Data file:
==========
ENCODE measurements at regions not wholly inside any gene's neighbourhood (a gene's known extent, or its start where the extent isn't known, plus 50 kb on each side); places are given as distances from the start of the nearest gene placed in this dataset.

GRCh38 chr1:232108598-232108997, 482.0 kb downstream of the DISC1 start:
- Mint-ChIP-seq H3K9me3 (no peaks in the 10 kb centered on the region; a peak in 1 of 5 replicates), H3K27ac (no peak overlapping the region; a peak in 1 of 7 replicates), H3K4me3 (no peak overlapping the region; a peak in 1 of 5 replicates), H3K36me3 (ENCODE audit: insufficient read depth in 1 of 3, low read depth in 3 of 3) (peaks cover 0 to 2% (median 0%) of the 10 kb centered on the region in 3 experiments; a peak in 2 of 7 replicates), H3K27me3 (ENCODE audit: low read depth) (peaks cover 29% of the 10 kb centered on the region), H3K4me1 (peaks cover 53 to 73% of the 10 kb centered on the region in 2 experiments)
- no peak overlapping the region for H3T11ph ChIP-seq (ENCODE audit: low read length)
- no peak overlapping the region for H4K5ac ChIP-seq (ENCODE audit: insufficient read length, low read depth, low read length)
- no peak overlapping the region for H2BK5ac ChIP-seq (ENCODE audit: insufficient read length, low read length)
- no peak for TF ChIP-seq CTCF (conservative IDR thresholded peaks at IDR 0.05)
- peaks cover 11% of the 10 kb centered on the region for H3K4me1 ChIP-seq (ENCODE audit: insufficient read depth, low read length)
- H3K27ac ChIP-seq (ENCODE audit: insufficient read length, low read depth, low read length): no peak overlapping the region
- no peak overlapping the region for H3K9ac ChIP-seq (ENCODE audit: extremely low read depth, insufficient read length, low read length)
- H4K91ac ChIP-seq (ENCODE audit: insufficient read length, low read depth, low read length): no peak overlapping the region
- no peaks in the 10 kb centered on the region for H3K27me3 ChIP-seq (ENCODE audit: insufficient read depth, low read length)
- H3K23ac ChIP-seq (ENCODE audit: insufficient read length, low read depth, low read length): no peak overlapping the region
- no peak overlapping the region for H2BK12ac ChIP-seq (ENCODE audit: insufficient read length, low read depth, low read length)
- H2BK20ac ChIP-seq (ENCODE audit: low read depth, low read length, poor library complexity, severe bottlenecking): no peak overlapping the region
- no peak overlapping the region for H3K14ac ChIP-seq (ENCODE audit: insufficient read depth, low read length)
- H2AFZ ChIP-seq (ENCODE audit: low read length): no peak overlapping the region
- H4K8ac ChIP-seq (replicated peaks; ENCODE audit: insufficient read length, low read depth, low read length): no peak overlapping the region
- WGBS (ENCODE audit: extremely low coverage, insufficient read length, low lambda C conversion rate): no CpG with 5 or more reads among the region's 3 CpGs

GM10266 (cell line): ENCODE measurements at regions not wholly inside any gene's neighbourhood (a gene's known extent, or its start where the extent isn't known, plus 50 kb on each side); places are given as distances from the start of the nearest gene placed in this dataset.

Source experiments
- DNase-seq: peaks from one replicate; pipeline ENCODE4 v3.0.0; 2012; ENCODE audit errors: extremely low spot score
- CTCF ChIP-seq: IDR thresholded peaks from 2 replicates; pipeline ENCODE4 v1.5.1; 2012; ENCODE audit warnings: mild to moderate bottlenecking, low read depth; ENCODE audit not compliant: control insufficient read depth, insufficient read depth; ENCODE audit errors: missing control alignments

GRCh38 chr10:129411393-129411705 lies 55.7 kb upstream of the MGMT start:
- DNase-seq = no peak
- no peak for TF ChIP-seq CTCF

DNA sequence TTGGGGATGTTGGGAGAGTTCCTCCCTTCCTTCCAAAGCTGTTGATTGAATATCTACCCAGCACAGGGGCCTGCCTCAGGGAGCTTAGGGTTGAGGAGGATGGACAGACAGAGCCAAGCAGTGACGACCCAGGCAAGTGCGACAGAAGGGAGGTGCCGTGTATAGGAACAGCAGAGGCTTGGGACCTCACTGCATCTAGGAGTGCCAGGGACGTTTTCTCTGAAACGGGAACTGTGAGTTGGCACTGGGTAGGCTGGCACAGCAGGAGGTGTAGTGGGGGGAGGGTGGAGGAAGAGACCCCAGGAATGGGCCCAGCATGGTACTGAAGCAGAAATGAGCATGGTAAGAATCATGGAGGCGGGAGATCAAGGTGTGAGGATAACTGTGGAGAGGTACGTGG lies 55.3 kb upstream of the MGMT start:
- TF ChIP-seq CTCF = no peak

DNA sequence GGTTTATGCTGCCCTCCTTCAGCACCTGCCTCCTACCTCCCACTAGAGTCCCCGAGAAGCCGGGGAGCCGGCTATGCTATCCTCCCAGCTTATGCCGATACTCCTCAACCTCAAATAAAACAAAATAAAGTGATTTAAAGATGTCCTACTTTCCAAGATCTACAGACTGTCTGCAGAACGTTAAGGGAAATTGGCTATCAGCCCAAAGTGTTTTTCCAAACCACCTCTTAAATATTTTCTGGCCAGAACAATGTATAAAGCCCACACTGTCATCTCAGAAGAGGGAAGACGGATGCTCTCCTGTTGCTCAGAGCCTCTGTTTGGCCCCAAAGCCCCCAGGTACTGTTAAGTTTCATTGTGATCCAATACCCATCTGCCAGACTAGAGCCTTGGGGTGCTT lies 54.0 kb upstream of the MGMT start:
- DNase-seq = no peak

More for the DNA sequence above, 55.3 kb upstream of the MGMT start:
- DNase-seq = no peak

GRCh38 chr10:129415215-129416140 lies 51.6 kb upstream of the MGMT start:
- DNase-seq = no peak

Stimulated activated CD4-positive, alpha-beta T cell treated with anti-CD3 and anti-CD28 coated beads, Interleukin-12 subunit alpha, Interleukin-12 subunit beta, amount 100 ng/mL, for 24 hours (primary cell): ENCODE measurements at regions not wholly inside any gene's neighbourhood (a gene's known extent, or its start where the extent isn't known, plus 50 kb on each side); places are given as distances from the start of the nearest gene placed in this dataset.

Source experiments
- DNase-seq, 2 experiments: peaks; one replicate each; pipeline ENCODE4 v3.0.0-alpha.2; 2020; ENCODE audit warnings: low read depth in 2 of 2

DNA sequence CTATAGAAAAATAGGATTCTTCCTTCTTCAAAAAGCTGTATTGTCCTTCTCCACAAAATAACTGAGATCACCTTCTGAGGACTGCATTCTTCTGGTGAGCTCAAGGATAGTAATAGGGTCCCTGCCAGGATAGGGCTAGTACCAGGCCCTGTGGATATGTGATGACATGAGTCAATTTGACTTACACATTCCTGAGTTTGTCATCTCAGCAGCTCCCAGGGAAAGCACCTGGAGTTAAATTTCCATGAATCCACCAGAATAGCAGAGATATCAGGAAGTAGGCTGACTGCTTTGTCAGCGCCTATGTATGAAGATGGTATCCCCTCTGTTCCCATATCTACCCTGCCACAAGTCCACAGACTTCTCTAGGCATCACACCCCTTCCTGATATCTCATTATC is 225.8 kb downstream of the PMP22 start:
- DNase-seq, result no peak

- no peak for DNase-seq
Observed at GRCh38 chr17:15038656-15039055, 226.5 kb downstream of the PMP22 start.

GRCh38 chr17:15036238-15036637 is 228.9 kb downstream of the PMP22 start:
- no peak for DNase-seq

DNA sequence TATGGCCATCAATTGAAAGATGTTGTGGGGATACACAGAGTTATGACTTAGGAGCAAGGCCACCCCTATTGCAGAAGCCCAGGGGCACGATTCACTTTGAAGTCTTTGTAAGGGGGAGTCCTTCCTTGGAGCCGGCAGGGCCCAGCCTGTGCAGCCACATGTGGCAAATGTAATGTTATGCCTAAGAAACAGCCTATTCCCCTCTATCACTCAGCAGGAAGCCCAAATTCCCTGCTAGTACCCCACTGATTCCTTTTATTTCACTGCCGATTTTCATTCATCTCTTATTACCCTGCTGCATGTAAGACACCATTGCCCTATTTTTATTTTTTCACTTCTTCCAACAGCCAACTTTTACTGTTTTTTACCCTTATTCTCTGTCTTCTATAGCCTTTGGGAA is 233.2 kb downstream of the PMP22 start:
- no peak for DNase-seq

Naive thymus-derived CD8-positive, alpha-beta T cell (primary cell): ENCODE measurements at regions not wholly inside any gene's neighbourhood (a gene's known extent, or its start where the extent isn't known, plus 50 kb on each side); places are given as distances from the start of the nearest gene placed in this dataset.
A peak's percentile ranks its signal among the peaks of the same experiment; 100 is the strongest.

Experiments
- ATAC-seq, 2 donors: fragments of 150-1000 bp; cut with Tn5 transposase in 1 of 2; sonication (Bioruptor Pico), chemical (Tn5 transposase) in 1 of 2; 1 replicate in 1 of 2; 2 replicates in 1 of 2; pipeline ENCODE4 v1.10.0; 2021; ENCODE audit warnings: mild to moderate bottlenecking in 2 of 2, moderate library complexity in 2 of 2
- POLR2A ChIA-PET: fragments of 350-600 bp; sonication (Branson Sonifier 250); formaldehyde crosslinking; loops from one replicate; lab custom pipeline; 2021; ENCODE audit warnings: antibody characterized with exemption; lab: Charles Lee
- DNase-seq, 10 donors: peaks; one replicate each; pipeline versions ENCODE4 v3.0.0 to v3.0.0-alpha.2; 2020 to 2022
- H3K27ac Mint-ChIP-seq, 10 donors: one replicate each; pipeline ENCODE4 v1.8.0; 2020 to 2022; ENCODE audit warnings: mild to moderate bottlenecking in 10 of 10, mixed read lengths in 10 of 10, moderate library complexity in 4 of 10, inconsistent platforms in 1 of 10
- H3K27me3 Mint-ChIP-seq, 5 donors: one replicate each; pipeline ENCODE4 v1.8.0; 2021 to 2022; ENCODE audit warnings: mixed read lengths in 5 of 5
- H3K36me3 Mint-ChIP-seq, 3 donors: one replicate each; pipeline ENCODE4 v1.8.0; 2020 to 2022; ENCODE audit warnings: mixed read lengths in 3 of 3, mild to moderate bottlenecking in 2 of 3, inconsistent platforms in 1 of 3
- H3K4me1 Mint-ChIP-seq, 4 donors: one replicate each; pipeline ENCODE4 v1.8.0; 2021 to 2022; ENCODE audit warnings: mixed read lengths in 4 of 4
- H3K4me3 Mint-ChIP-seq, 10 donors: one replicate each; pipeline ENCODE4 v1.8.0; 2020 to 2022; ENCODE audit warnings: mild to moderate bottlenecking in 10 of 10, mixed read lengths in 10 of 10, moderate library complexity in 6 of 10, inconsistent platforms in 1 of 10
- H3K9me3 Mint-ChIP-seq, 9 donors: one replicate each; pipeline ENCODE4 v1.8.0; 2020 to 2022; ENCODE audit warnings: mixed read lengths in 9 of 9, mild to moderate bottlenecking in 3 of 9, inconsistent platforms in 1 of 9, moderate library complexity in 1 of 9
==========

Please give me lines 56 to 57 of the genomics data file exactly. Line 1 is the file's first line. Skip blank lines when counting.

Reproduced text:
- H3K4me3 Mint-ChIP-seq, 10 donors: one replicate each; pipeline ENCODE4 v1.8.0; 2020 to 2022; ENCODE audit warnings: mild to moderate bottlenecking in 10 of 10, mixed read lengths in 10 of 10, moderate library complexity in 6 of 10, inconsistent platforms in 1 of 10
- H3K9me3 Mint-ChIP-seq, 9 donors: one replicate each; pipeline ENCODE4 v1.8.0; 2020 to 2022; ENCODE audit warnings: mixed read lengths in 9 of 9, mild to moderate bottlenecking in 3 of 9, inconsistent platforms in 1 of 9, moderate library complexity in 1 of 9